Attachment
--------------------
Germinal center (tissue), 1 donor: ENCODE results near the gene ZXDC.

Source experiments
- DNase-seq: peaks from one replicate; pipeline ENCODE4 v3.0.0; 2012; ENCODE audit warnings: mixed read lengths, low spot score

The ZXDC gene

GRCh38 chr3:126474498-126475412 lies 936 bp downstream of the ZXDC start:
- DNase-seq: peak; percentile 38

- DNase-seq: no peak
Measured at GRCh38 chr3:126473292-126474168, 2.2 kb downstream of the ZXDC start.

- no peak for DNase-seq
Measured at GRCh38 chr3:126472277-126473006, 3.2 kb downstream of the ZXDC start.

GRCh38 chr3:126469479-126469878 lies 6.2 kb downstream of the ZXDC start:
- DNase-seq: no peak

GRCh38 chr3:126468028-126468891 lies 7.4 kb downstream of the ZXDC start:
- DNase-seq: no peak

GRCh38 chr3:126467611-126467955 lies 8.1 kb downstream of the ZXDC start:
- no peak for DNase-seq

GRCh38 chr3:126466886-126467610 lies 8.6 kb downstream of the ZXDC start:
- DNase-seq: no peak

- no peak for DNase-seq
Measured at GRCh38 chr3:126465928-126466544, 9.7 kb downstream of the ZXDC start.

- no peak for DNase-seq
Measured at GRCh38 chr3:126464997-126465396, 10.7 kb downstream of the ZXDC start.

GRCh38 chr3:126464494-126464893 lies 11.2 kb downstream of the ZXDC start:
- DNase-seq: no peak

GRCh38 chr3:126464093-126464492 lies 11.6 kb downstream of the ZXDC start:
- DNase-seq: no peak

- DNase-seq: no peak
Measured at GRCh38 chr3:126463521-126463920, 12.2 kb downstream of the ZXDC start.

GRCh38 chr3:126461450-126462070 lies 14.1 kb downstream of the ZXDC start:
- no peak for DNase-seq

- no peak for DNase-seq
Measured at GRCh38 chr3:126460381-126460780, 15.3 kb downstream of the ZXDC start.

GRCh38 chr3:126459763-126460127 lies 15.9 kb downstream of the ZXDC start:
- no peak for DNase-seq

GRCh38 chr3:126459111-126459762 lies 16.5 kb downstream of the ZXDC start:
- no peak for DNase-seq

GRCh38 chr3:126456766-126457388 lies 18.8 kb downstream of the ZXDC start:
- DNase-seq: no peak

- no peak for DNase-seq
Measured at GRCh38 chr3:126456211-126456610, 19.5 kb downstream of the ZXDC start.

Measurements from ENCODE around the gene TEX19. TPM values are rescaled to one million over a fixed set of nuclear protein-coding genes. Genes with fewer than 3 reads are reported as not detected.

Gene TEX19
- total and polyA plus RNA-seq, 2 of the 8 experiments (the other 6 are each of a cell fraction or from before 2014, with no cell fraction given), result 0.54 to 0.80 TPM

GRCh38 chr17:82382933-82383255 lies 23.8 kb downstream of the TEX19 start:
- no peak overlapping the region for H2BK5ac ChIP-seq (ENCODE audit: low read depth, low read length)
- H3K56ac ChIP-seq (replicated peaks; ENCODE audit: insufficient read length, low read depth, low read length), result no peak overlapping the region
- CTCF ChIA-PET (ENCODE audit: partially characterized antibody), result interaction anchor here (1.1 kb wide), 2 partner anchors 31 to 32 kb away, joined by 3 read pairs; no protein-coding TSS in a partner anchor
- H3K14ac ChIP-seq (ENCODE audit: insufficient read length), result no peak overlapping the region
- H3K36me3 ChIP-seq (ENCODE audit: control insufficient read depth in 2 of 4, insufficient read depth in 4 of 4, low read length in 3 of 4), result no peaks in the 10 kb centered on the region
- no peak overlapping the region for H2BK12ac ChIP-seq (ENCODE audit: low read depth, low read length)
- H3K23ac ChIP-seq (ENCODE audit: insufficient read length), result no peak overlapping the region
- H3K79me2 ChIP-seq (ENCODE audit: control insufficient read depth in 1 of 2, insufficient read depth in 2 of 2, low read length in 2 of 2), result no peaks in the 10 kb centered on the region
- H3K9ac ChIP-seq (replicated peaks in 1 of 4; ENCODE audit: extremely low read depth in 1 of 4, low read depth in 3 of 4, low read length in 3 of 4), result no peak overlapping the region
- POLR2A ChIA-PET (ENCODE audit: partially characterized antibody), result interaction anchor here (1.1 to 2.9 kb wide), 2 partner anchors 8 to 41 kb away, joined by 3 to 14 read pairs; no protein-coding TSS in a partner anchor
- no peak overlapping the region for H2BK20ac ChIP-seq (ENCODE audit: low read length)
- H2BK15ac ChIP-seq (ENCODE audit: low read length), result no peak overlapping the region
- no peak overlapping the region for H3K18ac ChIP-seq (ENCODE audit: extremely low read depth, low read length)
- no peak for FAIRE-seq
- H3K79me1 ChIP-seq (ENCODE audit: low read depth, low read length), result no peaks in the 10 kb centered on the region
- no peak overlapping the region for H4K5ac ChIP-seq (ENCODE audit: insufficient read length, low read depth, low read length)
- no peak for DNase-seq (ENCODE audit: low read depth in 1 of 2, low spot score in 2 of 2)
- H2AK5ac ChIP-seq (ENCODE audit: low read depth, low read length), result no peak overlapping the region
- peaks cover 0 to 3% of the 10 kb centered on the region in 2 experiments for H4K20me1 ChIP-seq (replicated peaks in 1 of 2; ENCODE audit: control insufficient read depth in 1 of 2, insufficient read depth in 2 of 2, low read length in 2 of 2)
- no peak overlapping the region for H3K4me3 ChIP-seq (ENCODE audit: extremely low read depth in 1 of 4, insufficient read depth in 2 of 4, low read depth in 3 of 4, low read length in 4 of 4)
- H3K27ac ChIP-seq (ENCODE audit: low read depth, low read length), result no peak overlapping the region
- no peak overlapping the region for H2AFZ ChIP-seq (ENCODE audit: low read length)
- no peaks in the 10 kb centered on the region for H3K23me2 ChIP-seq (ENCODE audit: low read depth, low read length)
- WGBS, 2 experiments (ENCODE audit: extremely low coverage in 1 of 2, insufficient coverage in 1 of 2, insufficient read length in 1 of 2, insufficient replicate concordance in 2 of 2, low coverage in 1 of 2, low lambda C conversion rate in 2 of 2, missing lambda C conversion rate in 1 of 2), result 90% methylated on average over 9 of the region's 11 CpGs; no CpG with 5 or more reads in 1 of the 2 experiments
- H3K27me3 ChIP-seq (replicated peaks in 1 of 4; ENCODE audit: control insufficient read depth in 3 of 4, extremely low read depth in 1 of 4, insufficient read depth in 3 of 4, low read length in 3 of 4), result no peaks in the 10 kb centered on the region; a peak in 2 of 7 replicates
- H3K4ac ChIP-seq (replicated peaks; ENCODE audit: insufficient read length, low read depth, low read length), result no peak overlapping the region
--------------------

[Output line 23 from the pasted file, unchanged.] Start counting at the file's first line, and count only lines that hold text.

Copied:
GRCh38 chr3:126464494-126464893 lies 11.2 kb downstream of the ZXDC start: